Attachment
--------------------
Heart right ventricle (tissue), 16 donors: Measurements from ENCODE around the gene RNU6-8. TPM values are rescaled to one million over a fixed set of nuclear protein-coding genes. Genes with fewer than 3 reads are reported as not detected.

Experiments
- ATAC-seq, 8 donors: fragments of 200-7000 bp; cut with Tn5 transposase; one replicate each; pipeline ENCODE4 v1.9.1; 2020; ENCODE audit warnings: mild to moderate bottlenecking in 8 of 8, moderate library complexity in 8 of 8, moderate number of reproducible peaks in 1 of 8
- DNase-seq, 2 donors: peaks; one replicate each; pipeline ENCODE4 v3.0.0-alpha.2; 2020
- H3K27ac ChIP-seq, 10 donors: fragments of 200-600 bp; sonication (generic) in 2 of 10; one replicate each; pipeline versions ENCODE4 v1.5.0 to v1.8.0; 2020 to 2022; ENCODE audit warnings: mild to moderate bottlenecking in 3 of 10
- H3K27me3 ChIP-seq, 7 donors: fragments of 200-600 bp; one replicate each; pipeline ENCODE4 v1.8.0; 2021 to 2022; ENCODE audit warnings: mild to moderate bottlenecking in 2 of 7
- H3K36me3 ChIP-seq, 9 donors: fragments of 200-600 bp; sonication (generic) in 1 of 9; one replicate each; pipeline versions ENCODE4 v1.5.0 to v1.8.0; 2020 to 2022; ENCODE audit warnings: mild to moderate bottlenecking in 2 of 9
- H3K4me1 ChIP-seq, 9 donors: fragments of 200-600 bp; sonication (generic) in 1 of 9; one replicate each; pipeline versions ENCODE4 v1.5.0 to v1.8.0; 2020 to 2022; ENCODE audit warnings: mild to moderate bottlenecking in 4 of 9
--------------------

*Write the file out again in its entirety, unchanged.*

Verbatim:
Heart right ventricle (tissue), 16 donors: Measurements from ENCODE around the gene RNU6-8. TPM values are rescaled to one million over a fixed set of nuclear protein-coding genes. Genes with fewer than 3 reads are reported as not detected.

Experiments
- ATAC-seq, 8 donors: fragments of 200-7000 bp; cut with Tn5 transposase; one replicate each; pipeline ENCODE4 v1.9.1; 2020; ENCODE audit warnings: mild to moderate bottlenecking in 8 of 8, moderate library complexity in 8 of 8, moderate number of reproducible peaks in 1 of 8
- DNase-seq, 2 donors: peaks; one replicate each; pipeline ENCODE4 v3.0.0-alpha.2; 2020
- H3K27ac ChIP-seq, 10 donors: fragments of 200-600 bp; sonication (generic) in 2 of 10; one replicate each; pipeline versions ENCODE4 v1.5.0 to v1.8.0; 2020 to 2022; ENCODE audit warnings: mild to moderate bottlenecking in 3 of 10
- H3K27me3 ChIP-seq, 7 donors: fragments of 200-600 bp; one replicate each; pipeline ENCODE4 v1.8.0; 2021 to 2022; ENCODE audit warnings: mild to moderate bottlenecking in 2 of 7
- H3K36me3 ChIP-seq, 9 donors: fragments of 200-600 bp; sonication (generic) in 1 of 9; one replicate each; pipeline versions ENCODE4 v1.5.0 to v1.8.0; 2020 to 2022; ENCODE audit warnings: mild to moderate bottlenecking in 2 of 9
- H3K4me1 ChIP-seq, 9 donors: fragments of 200-600 bp; sonication (generic) in 1 of 9; one replicate each; pipeline versions ENCODE4 v1.5.0 to v1.8.0; 2020 to 2022; ENCODE audit warnings: mild to moderate bottlenecking in 4 of 9